Visual images can depict history with great emotional force and even move the viewer to action. Think of Jacques-Louis David’s Oath of the Horatii or The Lictors Bring to Brutus the Bodies of His Sons. To show the French revolutionaries of the late eighteenth century the tragic necessity of sacrifice for a great social cause, David painted the Romans engaged in struggles to found their republic in a series of semi-mythical wars against the oppression of the Etruscan kings in the sixth century BC.
To be most effective and affecting, however, historical images depend on some knowledge by the viewer of the events that they portray. David’s viewers were often educated men and women who had read the stories about the struggle to establish the Roman Republic in Livy’s histories, often in the original Latin. The paintings brought to life events they were already familiar with and revealed what was essential in those events for modern times.
It is true that without much knowledge one can see and experience grief, strength, bravery and hope. But the greatest impact of historical works occurs when the viewer can fill these emotions with more developed content.
Without this knowledge, the image tends to fall back to its most vague and general level: to violence, for example, as opposed to the character of violence in a specific war of liberation or in a specific war of enslavement.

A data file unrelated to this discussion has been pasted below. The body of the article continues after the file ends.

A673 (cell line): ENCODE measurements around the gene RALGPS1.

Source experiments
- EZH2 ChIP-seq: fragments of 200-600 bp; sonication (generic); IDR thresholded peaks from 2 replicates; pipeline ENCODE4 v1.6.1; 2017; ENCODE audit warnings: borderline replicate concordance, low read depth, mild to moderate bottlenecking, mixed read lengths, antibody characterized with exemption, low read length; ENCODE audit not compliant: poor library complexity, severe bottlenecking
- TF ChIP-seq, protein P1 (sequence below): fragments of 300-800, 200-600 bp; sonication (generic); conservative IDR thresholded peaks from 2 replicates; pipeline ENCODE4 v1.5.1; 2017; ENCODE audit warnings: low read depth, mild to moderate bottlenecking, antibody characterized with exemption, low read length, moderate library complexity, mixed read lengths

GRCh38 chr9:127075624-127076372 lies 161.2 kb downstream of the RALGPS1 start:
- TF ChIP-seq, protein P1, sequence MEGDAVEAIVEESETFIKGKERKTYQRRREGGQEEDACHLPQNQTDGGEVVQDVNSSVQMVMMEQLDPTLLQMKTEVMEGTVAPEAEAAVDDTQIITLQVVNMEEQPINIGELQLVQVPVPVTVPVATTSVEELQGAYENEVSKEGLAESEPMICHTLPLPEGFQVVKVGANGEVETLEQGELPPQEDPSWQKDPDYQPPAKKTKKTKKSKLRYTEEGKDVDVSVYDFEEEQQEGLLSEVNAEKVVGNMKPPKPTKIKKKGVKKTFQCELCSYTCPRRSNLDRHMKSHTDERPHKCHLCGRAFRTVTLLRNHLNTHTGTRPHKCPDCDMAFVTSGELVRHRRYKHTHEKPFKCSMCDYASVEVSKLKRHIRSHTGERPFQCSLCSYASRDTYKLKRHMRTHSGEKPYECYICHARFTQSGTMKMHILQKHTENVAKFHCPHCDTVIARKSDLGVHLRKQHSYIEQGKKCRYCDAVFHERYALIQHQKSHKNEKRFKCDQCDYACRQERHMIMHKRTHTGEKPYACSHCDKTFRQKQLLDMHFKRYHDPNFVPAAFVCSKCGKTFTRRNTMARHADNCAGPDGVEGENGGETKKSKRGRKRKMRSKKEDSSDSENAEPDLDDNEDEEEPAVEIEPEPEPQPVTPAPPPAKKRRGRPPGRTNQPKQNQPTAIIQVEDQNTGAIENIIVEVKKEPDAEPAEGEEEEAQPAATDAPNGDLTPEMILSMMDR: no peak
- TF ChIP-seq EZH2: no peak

Unfortunately, this is the state of American culture at the moment, when artists and audiences alike have by and large been cut off from historical knowledge.
It is telling that comic books, especially in the form of graphic novels, have become a significant cultural phenomenon. Comic books, whether fictional or historical or a mixture of both, usually attempt to supplement images with some sort of narrative.
They generally only make sense with some dialogue or a bit of “filler” that explains the background of the story. That is, they are a form in which effective images must depend on a scaffolding of prose. But only a scaffolding. If there is too much narrative, it conflicts with the image and detracts from it.
This makes them problematic for rendering historical events. Nothing is impossible, but comic books seem to be an art form the least suited to depict historical events in a meaningful way. This is even more the case when the events occurred many years ago and concern fundamentally different forms of society.
An artist must judge what is possible and appropriate in the form that he or she is working in, and that has been notoriously difficult for artists in the last 30 years. Novels and films seem under-utilized, and comic books and cartoons seem overblown.
Why, after all, treat the Greeks who in 480 BC died to prevent an invasion by the Persians? Simply because it was a good fight? Or because men were courageous on the battlefield? Neither Miller nor Snyder seems to have a penetrating view of who the Spartans were and why the battle of Thermopylae was significant.